Vielleicht ist das aber auch nur eine „laute“ PR-Maßnahme von Google, um nach den Beschwerden das Kundenvertrauen zurückzugewinnen. Wenn sich die Lage wieder beruhigt hat, kann man die Seiten ja wieder etwas vorrutschen lassen.

26. Februar 2011, 20:39

so wie es ausschaut sind die Zeiten von ezinearticles, hubpages & Co. als sichere Traffic- und Backlinkquelle vorbei. Da werden einige Amis umdenken müssen 😉

26. Februar 2011, 20:50

Ich glaube auch eher an lautes PR-Säbelrasseln als an eine wirklich dauerhaft durchschlagende Maßnahme. Zudem wage ich leise zu bezweifeln, daß es sich um eine algorithmische Änderung handelt.

Kevin Jamison
26. Februar 2011, 20:53

Demand Media content is not on that list because Demand Media is not a content farm. I am glad Google understands the value of professionally-researched and well-written content. The DM critics are uninformed gossipers, many of whom haven’t actually seen any DM material.

26. Februar 2011, 21:11

This post is the first I have seen that actually includes information citing the impact on „content farms“ after the algorithm changes.

Honestly, I’m glad there was a major change by Google. I get tired of seeing the same „content farms“ with overally-high rankings, which serve only one REAL purpose–keep internet marketers and affiliate marketers employed.

Kudos to the changes. But like many Google changes in the past, marketers will soon „discover“ the new algorithm and employ immediate changes to „beat“ Google at their own game. Google will change the rules again. And the entire cycle repeats itself. Rinse. Wash. Repeat.

Matthias
26. Februar 2011, 21:24

Klasse Liste!

Frage: die absoluten Zahlen der Indizies sind erstaunlich gering, Suite101.com z.B. 54 vorher, die deutsche Seite hat im dt. Google gerade ca. 84. @Johannes: ist das irgendwie technisch bedingt?

Und natürlich: super interessant wäre eine Liste der Größten Gewinner!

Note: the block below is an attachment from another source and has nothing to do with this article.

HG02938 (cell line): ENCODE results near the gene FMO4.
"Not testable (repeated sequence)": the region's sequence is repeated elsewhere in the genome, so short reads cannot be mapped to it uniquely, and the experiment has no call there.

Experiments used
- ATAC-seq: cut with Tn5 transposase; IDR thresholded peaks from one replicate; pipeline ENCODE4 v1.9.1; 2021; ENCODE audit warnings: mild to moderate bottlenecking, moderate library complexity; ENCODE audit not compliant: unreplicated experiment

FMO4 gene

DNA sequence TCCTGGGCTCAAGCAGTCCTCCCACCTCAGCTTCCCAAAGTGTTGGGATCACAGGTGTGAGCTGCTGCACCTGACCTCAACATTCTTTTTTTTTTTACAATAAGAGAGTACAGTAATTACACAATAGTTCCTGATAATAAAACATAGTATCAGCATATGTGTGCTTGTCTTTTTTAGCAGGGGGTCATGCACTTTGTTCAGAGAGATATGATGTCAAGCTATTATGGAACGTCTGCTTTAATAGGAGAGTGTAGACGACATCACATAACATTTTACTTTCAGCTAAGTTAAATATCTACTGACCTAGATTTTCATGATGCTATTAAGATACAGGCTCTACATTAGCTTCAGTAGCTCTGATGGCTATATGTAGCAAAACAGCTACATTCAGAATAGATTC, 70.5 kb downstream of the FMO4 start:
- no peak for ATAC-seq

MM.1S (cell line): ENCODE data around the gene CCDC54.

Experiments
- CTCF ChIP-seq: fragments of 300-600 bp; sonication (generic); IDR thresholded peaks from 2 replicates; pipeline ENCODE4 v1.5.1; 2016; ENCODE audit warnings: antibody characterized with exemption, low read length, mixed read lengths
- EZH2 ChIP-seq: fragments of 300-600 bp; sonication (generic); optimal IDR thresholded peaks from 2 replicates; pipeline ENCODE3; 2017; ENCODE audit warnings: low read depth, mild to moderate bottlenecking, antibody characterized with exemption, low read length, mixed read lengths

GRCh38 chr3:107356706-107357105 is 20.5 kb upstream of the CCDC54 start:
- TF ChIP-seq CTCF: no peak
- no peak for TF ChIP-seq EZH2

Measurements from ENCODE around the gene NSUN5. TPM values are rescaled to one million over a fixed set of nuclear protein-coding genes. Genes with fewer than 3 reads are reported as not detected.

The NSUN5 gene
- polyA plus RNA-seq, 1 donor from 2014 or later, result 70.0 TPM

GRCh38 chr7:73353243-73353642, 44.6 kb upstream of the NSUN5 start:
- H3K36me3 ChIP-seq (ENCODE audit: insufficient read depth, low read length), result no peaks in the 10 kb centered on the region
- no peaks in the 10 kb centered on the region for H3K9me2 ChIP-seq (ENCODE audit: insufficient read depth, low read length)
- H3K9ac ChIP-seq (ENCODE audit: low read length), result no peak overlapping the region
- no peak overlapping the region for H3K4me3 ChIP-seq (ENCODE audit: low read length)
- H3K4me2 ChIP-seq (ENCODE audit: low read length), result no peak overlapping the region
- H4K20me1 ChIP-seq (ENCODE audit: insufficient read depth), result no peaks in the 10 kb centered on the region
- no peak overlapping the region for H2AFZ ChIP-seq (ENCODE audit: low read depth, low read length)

26. Februar 2011, 21:56

Good riddance! I was glad to see that release from Google announcing the smackdown on content farms this week. I hope they’ll continue to aggressively target these low-quality sites and clean up the rankings. And I say this as someone who works in the SEO industry!

Iria
26. Februar 2011, 22:16

Hey, Kevin, Trails.com is on the list. That’s Demand Media, isn’t it?

26. Februar 2011, 22:27

Great post. Danny just posted a similar post about some of these websites on SEland.

This is great. Your title says it all, „quest for quality.“ A lot of us seen this coming?

Great post.

26. Februar 2011, 22:35

Great Info. Excited to see the changes, I want the web to be more relevant for me and for the folks searching, too. Looking forward to the top 100 list from you. THANKS!

26. Februar 2011, 23:17

My daughter tried Demand Media. While it is not a content farm, it is a sweatshop and requires that people write in an unnatural manner. I suggest that Demand Media has no soul.

And neither does Google if Demand can so impact them.

Oh, and read my content and you will see this is wrong!

jon
26. Februar 2011, 23:23

Wait a second – the change punished all of these sites but not eHow? That’s arguably the worst offender of all!

Josh Evans
26. Februar 2011, 23:29